A look at Bob Baffert’s three Triple Crown misses

Trainer Bob Baffert walks War Emblem at Pimlico Race Course on May 19, 2002, the day after he won the Preakness Stakes.

Trainer Bob Baffert walks War Emblem at Pimlico Race Course on May 19, 2002, the day after he won the Preakness Stakes.

(Alex Dorgan-Ross / Associated Press)

Bob Baffert has been here before. Actually, three times.

And he’s come close. A nose close. And not a big nose at that.

Baffert says this time there is a “a different vibe” with American Pharoah. He’s guardedly optimistic.

If American Pharoah becomes the 12th horse to win the Triple Crown, the memories of the three failures probably will diminish. If he loses on Saturday, the sting of the previous defeats likely will come rushing back.

He doesn’t need to be reminded, but you might need to be. So, here’s a look at Baffert’s near misses.


Silver Charm, 1997

Silver Charm didn’t exactly dominate in the Kentucky Derby and Preakness, winning each by a head under a heavy ride by Gary Stevens. So, there was reason to believe that Silver Charm had used up a lot of energy just to get to the Belmont. Touch Gold had a trouble-filled Preakness, and everyone knew they hadn’t seen his best.

The Belmont started nicely with Silver Charm going to the lead, but then he drifted wide on the first turn. Touch Gold snuck through on the rail and briefly took the lead. As Touch Gold settled back to a close fourth entering the final sweeping turn, Silver Charm moved to the lead and engaged rival Free House to what everyone thought would be a stretch duel to the wire. But Touch Gold kept gaining momentum on the outside and swept past Silver Charm with about 50 yards to go. The winning margin was 3/4 of a length.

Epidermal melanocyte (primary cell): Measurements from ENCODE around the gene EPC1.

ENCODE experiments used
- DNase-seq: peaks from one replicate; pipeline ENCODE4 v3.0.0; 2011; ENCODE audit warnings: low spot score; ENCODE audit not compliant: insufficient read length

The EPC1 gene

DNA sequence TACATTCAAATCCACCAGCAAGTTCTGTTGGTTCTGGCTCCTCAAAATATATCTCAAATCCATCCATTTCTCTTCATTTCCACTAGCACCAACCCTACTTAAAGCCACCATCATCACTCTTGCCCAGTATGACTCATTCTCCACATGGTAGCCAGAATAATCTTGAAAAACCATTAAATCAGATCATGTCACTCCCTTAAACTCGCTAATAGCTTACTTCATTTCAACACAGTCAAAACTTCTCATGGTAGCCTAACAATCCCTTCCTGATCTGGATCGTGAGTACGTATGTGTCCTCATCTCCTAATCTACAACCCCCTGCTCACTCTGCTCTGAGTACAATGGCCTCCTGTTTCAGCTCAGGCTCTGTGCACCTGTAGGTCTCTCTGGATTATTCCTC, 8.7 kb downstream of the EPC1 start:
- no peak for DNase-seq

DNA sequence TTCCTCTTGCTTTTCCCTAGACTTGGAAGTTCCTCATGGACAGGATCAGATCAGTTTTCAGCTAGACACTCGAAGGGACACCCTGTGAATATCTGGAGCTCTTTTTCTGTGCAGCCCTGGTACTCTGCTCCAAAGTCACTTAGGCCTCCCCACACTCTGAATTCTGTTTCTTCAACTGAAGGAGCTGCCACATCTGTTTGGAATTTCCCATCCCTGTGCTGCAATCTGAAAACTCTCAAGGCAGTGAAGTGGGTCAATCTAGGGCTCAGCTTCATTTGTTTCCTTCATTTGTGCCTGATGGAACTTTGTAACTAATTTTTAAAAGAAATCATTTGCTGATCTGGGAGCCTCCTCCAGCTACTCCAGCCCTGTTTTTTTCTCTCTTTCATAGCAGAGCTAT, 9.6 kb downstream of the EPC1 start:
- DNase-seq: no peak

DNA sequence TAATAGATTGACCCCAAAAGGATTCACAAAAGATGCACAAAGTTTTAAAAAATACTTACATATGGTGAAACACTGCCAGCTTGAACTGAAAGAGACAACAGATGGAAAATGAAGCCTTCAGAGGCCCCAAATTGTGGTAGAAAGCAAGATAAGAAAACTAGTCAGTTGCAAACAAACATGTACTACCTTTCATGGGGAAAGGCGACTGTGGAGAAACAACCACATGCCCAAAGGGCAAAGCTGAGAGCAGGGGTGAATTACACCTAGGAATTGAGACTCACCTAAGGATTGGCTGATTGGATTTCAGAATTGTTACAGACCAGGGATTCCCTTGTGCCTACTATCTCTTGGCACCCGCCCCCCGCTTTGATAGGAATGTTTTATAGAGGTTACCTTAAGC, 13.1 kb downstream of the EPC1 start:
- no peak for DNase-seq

Stevens applauded his horse’s effort, saying he had never run a better race.

Real Quiet, 1998

It wasn’t exactly Affirmed and Alydar, but Real Quiet and Victory Gallop had run 1-2 in both the Kentucky Derby and Preakness. But, they weren’t the stride-by-stride rivalry that occurred in 1978. In fact, Victory Gallop had a very late running style in the Kentucky Derby that really didn’t even have the horses near each other until the finish. The styles were a little more in sync in the Preakness, where Victory Gallop didn’t have the late speed he showed at the Derby.

Real Quiet, with Kent Desormeaux aboard, ran a perfect tactical race in the Belmont. He made his first move with about 3/4 of a mile to go and then took the lead with 3/8 of a mile left. He had the lead at the top of the stretch with Victory Gallop six lengths behind. But slowly Victory Gallop kept gaining and finally caught him by a photo-finish of a nose.


“He was in front before the wire, and he was in front right after the wire,” Baffert would recall.

War Emblem, 2002

War Emblem used his early speed to stay out of trouble and win both the Kentucky Derby and Preakness. They were comfortable wins, shading on strong, but he looked like he had lost something in the two weeks between races. Still, he stayed sharp in the stretch to hold off the other horses.

The Belmont was lost at the start. War Emblem went down to his knees out of the gate, and while he was able to recover enough to take the lead entering the far turn, it was clear he had used up all the tank to get to that point. His jockey? Victor Espinoza, who will be aboard American Pharoah.

Sarava was the winner at a record price of 70-1.

Twitter: @jcherwa